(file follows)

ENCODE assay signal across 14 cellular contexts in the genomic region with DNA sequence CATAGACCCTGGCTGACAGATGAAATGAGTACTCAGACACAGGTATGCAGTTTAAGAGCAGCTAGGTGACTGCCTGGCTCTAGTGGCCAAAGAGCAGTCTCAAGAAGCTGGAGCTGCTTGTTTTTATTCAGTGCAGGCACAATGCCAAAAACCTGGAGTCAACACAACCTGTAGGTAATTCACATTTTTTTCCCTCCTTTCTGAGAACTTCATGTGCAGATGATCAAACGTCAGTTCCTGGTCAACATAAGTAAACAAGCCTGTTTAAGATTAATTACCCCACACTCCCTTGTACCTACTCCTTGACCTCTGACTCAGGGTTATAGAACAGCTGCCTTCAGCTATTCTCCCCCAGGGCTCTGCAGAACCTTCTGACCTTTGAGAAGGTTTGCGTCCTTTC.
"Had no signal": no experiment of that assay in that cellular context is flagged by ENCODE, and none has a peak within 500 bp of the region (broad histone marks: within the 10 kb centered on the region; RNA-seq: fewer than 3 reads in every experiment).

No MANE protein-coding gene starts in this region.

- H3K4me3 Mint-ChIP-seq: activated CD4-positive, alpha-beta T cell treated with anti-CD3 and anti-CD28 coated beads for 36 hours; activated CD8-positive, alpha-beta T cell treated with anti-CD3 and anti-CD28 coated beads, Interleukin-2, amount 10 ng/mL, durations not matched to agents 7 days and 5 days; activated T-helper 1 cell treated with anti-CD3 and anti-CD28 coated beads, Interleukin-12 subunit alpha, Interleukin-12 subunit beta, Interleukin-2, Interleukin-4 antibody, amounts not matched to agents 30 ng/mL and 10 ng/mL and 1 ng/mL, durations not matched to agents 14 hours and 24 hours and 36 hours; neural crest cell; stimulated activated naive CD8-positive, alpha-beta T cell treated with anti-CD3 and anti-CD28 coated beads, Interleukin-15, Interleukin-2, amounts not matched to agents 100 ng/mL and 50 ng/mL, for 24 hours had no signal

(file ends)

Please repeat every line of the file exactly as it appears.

ENCODE assay signal across 14 cellular contexts in the genomic region with DNA sequence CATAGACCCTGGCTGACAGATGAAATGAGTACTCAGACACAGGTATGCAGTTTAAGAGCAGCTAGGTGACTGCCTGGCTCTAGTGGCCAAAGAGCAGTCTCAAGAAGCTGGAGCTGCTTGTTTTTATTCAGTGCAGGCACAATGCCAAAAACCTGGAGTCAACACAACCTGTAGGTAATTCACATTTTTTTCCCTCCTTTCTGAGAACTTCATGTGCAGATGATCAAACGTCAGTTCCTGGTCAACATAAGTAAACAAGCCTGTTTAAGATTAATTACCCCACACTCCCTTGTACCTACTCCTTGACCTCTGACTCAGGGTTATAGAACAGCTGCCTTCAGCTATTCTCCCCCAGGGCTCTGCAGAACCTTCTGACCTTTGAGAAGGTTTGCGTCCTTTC.
"Had no signal": no experiment of that assay in that cellular context is flagged by ENCODE, and none has a peak within 500 bp of the region (broad histone marks: within the 10 kb centered on the region; RNA-seq: fewer than 3 reads in every experiment).

No MANE protein-coding gene starts in this region.

- H3K4me3 Mint-ChIP-seq: activated CD4-positive, alpha-beta T cell treated with anti-CD3 and anti-CD28 coated beads for 36 hours; activated CD8-positive, alpha-beta T cell treated with anti-CD3 and anti-CD28 coated beads, Interleukin-2, amount 10 ng/mL, durations not matched to agents 7 days and 5 days; activated T-helper 1 cell treated with anti-CD3 and anti-CD28 coated beads, Interleukin-12 subunit alpha, Interleukin-12 subunit beta, Interleukin-2, Interleukin-4 antibody, amounts not matched to agents 30 ng/mL and 10 ng/mL and 1 ng/mL, durations not matched to agents 14 hours and 24 hours and 36 hours; neural crest cell; stimulated activated naive CD8-positive, alpha-beta T cell treated with anti-CD3 and anti-CD28 coated beads, Interleukin-15, Interleukin-2, amounts not matched to agents 100 ng/mL and 50 ng/mL, for 24 hours had no signal